Men's Clothing from the 1770's
This man's attire is typical of a New England farmer who has gone off to fight in the American Revolution as a member of the militia. His clothing is made of wool and linen and is sewn by hand. His trousers have many patches since cloth was so expensive. Many men did not have enough clothing to change everyday. This was not seen as a problem because standards of cleanliness were very different from today.
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A man's shirt would be made of linen and would serve as a nightshirt as well. He might only own two or three. He would wear his shirt night and day, often for weeks or more at a time especially in winter, without laundering. Underpants did not exist yet and before a man put on his breeches he tucked his shirt up around his legs somewhat like a diaper.
Stockings and Garters
Everyone wore socks called "stockings" that came up over the knee. They were commonly hand-knitted of wool or linen. Elastic had not been invented yet, so stockings were held up with garters. These garters could be made of ribbon, knitted or leather strips and might tie or buckle on above or below the knee. This man wears knitted garters.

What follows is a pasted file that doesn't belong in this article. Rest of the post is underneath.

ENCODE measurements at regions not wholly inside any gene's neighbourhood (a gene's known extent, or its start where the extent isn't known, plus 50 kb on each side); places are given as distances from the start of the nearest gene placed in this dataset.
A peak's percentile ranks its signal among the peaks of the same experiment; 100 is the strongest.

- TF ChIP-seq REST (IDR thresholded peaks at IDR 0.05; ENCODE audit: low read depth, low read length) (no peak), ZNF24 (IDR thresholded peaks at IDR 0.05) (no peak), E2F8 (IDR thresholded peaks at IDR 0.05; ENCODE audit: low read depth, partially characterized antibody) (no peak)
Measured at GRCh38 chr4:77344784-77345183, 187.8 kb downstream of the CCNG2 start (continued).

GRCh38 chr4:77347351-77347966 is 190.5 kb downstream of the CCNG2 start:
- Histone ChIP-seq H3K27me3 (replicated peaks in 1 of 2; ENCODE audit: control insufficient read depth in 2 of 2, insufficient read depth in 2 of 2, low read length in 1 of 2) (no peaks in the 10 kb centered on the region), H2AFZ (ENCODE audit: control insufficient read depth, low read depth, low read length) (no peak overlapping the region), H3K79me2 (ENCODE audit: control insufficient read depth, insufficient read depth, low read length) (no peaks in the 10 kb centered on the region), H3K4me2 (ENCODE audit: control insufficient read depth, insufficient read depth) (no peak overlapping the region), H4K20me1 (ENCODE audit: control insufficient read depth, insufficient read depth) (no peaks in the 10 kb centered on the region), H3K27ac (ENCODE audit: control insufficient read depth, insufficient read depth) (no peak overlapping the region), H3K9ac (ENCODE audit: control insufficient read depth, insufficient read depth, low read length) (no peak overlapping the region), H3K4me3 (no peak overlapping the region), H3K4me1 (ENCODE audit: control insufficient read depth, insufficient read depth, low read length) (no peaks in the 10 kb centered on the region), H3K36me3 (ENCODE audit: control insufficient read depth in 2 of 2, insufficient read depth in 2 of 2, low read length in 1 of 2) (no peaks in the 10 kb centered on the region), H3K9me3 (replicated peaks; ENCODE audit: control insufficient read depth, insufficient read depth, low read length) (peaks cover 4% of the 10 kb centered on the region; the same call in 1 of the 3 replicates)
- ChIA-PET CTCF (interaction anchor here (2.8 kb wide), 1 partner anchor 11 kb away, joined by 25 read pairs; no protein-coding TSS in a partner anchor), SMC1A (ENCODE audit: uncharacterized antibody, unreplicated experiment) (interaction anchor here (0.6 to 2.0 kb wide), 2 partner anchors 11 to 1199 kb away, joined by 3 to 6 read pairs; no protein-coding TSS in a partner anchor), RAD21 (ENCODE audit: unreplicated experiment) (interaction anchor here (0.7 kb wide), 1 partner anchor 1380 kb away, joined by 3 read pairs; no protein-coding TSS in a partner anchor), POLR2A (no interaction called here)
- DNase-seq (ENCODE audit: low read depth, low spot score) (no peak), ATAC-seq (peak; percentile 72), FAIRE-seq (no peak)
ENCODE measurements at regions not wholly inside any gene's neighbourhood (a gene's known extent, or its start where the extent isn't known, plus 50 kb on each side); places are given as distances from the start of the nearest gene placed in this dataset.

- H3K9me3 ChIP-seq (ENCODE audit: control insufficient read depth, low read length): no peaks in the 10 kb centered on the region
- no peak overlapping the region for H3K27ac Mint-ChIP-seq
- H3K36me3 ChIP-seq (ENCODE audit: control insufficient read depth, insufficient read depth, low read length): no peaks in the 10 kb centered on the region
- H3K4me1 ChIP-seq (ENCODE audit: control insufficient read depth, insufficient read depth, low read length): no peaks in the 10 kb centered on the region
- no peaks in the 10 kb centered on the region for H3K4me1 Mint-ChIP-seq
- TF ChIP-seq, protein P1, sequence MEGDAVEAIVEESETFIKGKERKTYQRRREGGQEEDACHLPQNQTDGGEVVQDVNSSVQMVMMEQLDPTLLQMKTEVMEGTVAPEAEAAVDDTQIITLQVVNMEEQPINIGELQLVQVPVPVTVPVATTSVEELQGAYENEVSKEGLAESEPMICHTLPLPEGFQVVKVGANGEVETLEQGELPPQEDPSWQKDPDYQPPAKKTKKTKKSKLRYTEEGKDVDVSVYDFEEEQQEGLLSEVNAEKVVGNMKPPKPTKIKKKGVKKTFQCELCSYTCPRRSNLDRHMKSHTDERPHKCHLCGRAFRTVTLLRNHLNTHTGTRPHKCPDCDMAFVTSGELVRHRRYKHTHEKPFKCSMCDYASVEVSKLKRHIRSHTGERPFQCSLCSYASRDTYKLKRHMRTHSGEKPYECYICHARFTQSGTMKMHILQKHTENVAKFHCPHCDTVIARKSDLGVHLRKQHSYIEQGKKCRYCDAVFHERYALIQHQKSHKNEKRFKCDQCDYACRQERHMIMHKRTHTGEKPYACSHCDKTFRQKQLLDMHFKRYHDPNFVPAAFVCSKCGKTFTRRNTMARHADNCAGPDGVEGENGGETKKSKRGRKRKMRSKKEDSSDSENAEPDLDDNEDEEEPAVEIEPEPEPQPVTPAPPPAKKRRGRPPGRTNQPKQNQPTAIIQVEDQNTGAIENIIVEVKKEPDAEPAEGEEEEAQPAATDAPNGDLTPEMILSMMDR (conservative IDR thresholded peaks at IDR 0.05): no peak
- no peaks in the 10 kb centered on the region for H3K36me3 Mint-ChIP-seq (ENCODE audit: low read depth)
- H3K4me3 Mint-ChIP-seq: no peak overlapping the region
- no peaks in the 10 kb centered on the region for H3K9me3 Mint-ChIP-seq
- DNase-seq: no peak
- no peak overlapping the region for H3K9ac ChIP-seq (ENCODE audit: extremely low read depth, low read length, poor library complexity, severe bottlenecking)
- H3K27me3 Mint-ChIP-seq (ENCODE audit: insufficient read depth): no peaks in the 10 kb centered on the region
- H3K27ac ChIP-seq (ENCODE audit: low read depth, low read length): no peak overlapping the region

This man wears a kerchief, or neck handkerchief, knotted at the front. It could be made from cotton, linen, silk or very light wool. All men wore some kind of neck cloth. The neck tie had not been invented yet.
This man wears a waistcoat. This one is sleeveless, similar to what is called a vest today, but a waistcoat might also have sleeves. There are many more buttons down the front than are needed because they were considered stylish for men. Women's clothing usually had no buttons!
Throughout the 18th century, fashionable men wore knee breeches. By the end of the century, some men switched to longer, more utilitarian trousers that came down to about the ankles. These trousers are made of linen and have been patched many times over the years to extend their use.
Shoes were hand sewn by "cordwainers," or shoemakers. They had no rights or lefts. These everyday shoes are fastened with buckles. The soles are fitted with hobnails and iron heel protectors. The nails and protectors keep the soles of the shoes from wearing out.
There were many styles of black felt hats made from either wool or the undercoat fur of a beaver. This hat has a narrow brim and is the type often seen on militia men who fought in the American Revolution.
This frock, or overshirt, is made from checked wool. A frock serves two purposes--keeping the man's other clothes clean, and also keeping the man warm. It is made the same way as a shirt, only cut larger.
Militia men carried their own blankets. They were used like a sleeping bag would be used today. This man is carrying his blanket rolled up and over one shoulder.
Militia men carried canteens to hold water. This canteen is tinned, has a wooden plug and is covered with wool cloth to help keep the water cool.